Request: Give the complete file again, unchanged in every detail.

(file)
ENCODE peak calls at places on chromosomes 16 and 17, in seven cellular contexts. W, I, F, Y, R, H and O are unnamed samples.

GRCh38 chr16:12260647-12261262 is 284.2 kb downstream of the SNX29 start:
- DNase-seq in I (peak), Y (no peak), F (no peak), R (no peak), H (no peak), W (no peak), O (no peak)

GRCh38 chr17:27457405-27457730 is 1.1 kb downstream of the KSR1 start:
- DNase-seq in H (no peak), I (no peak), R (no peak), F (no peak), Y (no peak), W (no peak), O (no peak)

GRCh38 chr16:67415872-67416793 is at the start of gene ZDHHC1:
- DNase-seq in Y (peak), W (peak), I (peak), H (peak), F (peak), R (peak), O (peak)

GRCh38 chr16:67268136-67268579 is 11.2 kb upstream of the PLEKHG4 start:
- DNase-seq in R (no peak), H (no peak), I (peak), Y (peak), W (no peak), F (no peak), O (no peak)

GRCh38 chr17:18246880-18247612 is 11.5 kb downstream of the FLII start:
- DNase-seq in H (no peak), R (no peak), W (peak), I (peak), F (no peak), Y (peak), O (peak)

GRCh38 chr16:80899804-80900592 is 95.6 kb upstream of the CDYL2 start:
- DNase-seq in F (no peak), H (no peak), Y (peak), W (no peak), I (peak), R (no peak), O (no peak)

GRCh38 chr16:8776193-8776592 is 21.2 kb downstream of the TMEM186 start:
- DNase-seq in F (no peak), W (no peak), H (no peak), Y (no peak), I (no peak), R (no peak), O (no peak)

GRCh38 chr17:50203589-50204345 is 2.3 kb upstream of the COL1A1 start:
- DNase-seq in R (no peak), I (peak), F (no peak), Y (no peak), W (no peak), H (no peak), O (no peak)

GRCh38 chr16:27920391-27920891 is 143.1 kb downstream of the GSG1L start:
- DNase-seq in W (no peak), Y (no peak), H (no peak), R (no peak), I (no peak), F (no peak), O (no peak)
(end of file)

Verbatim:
ENCODE peak calls at places on chromosomes 16 and 17, in seven cellular contexts. W, I, F, Y, R, H and O are unnamed samples.

GRCh38 chr16:12260647-12261262 is 284.2 kb downstream of the SNX29 start:
- DNase-seq in I (peak), Y (no peak), F (no peak), R (no peak), H (no peak), W (no peak), O (no peak)

GRCh38 chr17:27457405-27457730 is 1.1 kb downstream of the KSR1 start:
- DNase-seq in H (no peak), I (no peak), R (no peak), F (no peak), Y (no peak), W (no peak), O (no peak)

GRCh38 chr16:67415872-67416793 is at the start of gene ZDHHC1:
- DNase-seq in Y (peak), W (peak), I (peak), H (peak), F (peak), R (peak), O (peak)

GRCh38 chr16:67268136-67268579 is 11.2 kb upstream of the PLEKHG4 start:
- DNase-seq in R (no peak), H (no peak), I (peak), Y (peak), W (no peak), F (no peak), O (no peak)

GRCh38 chr17:18246880-18247612 is 11.5 kb downstream of the FLII start:
- DNase-seq in H (no peak), R (no peak), W (peak), I (peak), F (no peak), Y (peak), O (peak)

GRCh38 chr16:80899804-80900592 is 95.6 kb upstream of the CDYL2 start:
- DNase-seq in F (no peak), H (no peak), Y (peak), W (no peak), I (peak), R (no peak), O (no peak)

GRCh38 chr16:8776193-8776592 is 21.2 kb downstream of the TMEM186 start:
- DNase-seq in F (no peak), W (no peak), H (no peak), Y (no peak), I (no peak), R (no peak), O (no peak)

GRCh38 chr17:50203589-50204345 is 2.3 kb upstream of the COL1A1 start:
- DNase-seq in R (no peak), I (peak), F (no peak), Y (no peak), W (no peak), H (no peak), O (no peak)

GRCh38 chr16:27920391-27920891 is 143.1 kb downstream of the GSG1L start:
- DNase-seq in W (no peak), Y (no peak), H (no peak), R (no peak), I (no peak), F (no peak), O (no peak)